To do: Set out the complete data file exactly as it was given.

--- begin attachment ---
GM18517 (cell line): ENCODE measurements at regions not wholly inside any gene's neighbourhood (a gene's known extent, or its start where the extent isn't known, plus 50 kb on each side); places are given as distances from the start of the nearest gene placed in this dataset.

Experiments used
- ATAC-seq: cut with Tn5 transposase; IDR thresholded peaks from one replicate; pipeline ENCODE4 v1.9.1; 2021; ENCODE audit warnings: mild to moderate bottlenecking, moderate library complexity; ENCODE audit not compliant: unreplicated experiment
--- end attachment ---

GM18517 (cell line): ENCODE measurements at regions not wholly inside any gene's neighbourhood (a gene's known extent, or its start where the extent isn't known, plus 50 kb on each side); places are given as distances from the start of the nearest gene placed in this dataset.

Experiments used
- ATAC-seq: cut with Tn5 transposase; IDR thresholded peaks from one replicate; pipeline ENCODE4 v1.9.1; 2021; ENCODE audit warnings: mild to moderate bottlenecking, moderate library complexity; ENCODE audit not compliant: unreplicated experiment